Hacking arrests continue to rise as 16 people now faces charges after their arrests in the United States in connection with cyber attacks by the Anonymous group, the U.S. Department of Justice said. In addition, police arrested one person in the U.K. and four in the Netherlands.
An indictment filed last week in San Jose, Calif., names 14 people accused of conspiring to intentionally damage protected computers at PayPal last December in retribution for PayPal suspending WikiLeaks’ account to prevent supporters from donating to the whistleblower site. The arrests occurred in Alabama, Arizona, California, Colorado, the District of Columbia, Florida, Massachusetts, Nevada, New Mexico, and Ohio, the Justice Department said. The defendants will make initial appearances in federal courts in their areas.
In two separate indictments, a Sarasota, Fla., police busted a man on charges of intentionally damaging a protected computer for accessing the Web site of InfraGard Tampa Bay, an FBI partner, in June. The complaint said he released instructions on how to exploit the Web site.
Another man faces charges in Las Cruces, N.M., for stealing confidential business information from AT&T servers and posting it publicly in April, police said. The defendant, who works as a customer support contractor for AT&T at outsource provider Convergys, faces charges of accessing a protected computer without authorization for downloading thousands of documents, applications, and other files and then posting them on the Internet, the indictment says. The LulzSec hacking group publicized the release of those documents June 25, according to the filing.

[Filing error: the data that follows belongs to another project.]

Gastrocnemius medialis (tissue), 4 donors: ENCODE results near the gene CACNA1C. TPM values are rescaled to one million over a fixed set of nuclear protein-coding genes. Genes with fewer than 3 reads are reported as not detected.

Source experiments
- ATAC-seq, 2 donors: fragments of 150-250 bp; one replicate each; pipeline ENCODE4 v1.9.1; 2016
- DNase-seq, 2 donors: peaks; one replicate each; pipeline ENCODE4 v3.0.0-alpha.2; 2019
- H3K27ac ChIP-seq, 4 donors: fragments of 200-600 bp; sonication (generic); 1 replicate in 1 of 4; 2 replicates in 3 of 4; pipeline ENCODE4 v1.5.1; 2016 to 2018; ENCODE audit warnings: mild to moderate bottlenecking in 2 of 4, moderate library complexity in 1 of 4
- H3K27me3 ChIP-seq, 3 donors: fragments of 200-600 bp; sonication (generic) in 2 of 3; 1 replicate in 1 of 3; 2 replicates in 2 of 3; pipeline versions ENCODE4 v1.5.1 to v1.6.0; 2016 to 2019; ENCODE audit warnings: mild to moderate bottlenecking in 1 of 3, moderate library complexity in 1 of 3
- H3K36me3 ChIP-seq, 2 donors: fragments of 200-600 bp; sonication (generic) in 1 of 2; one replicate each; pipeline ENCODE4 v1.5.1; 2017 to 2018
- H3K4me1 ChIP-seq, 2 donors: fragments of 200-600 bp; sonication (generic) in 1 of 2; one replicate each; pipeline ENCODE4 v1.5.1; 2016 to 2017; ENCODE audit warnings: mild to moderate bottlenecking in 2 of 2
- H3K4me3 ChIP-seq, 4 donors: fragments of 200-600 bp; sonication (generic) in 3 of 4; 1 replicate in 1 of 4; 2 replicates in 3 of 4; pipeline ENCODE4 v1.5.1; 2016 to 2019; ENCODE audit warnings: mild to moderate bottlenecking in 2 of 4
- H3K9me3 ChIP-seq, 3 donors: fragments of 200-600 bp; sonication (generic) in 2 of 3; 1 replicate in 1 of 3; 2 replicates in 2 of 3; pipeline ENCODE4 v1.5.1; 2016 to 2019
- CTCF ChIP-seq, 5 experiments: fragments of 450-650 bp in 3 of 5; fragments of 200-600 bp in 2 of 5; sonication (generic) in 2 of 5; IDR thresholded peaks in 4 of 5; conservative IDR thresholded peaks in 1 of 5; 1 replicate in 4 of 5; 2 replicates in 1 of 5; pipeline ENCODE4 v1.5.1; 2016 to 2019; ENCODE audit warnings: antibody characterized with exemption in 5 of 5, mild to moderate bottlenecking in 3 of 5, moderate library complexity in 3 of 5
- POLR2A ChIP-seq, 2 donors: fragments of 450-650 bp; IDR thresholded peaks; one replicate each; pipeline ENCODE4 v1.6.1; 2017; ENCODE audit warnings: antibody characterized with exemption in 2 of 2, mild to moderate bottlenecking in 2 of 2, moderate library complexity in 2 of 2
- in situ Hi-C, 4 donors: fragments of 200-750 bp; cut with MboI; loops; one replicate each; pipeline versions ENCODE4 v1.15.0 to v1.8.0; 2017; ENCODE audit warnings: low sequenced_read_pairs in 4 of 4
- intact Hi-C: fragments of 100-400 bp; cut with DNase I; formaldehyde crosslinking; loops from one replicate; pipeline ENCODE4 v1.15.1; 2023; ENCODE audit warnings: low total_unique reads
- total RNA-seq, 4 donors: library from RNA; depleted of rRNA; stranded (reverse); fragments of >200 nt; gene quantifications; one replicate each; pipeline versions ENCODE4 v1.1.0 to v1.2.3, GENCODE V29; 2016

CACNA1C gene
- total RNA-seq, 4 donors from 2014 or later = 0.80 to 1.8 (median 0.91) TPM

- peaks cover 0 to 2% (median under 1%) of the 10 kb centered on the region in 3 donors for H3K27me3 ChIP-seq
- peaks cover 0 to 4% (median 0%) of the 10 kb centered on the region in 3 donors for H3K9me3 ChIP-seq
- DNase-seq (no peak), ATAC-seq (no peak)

The arrests of the defendants, who range in age from 20 to 42, followed the execution of more than 35 search warrants throughout the country by the FBI as part of its investigation into hacking attacks coordinated by the Anonymous online activist group, officials said. More than 75 searches took place in the U.S. to date as part of the investigations, the Justice Department said.
The charge of intentional damage to a protected computer carries a maximum penalty of 10 years in prison and a $250,000 fine; each count of conspiracy carries a maximum penalty of 5 years in prison and a $250,000 fine, the Justice Department said.
Meanwhile, in London police arrested a 16-year-old, who goes by the hacker handle “Tflow” and police believe he is a key member of LulzSec.
Dutch prosecutors said the four suspects in the Netherlands belonged to a splinter group called AntiSec NL, which they said hacked the sites of dating service Pepper.nl and communications software maker Nimbuzz, among others, and boasted about it on a now-defunct Twitter account.
The four are males aged 17, 18, 25 and 35, each from a different Dutch city, and operating under the nicknames Ziaolin, Calimero, DutchD3V1L and Time, police said. Police seized their computers and other equipment in raids Tuesday night.
“Their most important purported goal was stealing and making public private data of government services and companies,” the national prosecutor’s office said in a statement.
As part of “Operation Payback,” Anonymous organized a distributed denial-of-service attack that shut down PayPal’s site, as well as that of Visa and MasterCard. PayPal cut WikiLeaks off citing violations of its terms of service after WikiLeaks released a large amount of classified U.S. State Department cables in late November.
Anonymous is targeting computer attacks on government and corporate Web sites, including Monsanto, the Arizona Department of Public Safety, the City of Orlando, and Sony, as well as government sites in Egypt, Turkey, and Tunisia. Anonymous often issues warnings and statements saying the attacks protest Internet censorship and government corruption or corporate malfeasance.